portion of the artwork for Cathy Ulrich's story

A Small World
Cathy Ulrich

If I were a hikikomori in Japan, I would never leave my 12-tatami apartment. Sometimes I would look out the window. Sometimes I would do yoga. My world would be so very small.

My Japanese boyfriend would ride the train home from work to see me.

He’d say: Did you go anywhere today?

Where would I go? I’d say.

If I were a hikikomori in Japan, I would have dinner waiting for my boyfriend, like an American housewife. I’d wear an apron. It would say: Kiss the cook.

It’s just ordered in, I’d admit after my Japanese boyfriend kissed me like the apron directed.

He’d say: I know.

If I were a hikikomori in Japan, my Japanese boyfriend would be so understanding. He’d hold my hand during my panic attacks. He’d rub my back.

He’d say: Aishitemasu.

I’d say: I love you, too.

And when we fell asleep on the futon, he’d wrap round me like spoons and he’d say spoons in English because that was what I’d said the first time he did it and I would feel so safe that I could almost stand to go outside.

If I were a hikikomori in Japan, my Japanese boyfriend would feel the trembling of my body as he held me.

Your heart is beating so fast, he’d say, but he’d say it in Japanese, and it would sound much prettier.

If I were a hikikomori in Japan, I’d be part of an online chat group with other hikikomori. We’d talk about our favorite anime. Mine would be Cowboy Bebop.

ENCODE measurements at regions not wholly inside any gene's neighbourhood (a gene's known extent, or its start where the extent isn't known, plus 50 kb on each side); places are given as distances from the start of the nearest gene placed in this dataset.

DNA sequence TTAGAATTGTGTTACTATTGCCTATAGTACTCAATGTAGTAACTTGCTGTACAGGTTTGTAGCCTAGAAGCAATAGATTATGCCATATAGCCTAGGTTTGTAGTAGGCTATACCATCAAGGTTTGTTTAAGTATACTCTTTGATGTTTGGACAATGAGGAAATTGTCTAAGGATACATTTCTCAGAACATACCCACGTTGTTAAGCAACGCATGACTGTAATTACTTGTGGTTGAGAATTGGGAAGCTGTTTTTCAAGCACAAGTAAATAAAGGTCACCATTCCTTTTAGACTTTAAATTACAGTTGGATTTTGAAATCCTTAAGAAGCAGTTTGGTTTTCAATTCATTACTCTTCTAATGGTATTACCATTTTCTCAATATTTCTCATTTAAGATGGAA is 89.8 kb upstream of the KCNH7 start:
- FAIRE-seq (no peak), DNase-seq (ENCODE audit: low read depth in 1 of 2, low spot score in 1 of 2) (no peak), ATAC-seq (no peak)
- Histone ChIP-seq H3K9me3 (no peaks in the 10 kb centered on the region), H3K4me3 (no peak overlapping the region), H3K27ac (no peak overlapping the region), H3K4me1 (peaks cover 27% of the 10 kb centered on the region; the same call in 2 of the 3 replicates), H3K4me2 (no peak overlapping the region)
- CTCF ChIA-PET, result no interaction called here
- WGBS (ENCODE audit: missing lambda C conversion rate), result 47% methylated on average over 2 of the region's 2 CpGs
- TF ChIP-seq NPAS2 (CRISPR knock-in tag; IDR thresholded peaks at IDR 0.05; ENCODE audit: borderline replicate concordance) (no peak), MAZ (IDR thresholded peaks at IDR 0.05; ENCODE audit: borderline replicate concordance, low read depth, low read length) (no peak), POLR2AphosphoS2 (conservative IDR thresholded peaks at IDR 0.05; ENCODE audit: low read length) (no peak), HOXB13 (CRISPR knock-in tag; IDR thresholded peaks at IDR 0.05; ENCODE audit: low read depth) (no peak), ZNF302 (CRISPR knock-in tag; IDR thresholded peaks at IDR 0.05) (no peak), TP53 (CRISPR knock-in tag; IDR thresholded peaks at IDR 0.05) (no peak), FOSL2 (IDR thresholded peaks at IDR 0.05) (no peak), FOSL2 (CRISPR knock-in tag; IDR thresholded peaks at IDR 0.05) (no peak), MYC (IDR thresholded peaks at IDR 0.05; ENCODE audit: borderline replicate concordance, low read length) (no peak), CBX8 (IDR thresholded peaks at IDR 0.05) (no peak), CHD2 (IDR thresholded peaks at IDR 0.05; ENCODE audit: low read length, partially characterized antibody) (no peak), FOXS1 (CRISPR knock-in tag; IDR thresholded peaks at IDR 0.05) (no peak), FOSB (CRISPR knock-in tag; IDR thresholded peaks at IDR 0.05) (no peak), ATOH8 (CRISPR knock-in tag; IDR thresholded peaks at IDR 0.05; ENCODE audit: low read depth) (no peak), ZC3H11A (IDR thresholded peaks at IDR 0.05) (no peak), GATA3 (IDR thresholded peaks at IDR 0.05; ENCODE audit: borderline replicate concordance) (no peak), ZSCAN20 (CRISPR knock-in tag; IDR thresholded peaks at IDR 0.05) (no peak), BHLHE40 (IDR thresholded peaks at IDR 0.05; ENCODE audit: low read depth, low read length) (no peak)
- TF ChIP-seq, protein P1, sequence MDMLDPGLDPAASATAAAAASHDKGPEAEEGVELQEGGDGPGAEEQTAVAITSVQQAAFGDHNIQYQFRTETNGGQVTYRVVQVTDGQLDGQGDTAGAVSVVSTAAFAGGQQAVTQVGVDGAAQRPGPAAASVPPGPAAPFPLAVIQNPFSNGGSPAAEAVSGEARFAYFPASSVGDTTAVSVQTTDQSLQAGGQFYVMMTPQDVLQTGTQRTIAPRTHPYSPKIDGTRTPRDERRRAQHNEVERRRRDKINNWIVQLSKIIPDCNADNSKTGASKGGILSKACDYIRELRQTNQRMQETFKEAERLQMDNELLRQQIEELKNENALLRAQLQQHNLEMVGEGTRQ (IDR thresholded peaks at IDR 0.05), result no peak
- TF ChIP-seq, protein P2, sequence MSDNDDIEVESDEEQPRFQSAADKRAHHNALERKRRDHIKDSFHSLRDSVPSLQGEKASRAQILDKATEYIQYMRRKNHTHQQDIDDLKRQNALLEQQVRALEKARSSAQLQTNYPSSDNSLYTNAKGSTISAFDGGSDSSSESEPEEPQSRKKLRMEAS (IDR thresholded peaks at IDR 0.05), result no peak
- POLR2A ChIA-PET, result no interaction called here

Of course it is, they’d say. You’re such an American.

If I were a hikikomori in Japan, I would be happy for the others when they left the chat group. I would root for them to succeed.

Some would say: Sayonara—I’m ready to face the world.

Some wouldn’t say anything. They’d just be gone.

Takeshi, are you there? I’d say, and there would be no answer.

We other hikikomori would discuss Takeshi (and it would be all right that we called him that and not Tanigawa, because we were friends, we were like family), and how much we missed him and how he was probably better off now.

None of us would say that we thought he died.

None of us would say that.

If I were a hikikomori in Japan, my Japanese boyfriend would kiss me on the forehead before he left for work.

He’d say: Have a good day.

Once he left, I would look out the window. I’d watch until I saw him come out onto the street.

I’d admire the way he ran his fingers through his hair, I’d admire his posture.

I’d watch him until he was gone. He would be the only thing I would want to see.


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FRiGG: A Magazine of Fiction and Poetry | Issue 51 | Spring/Summer 2018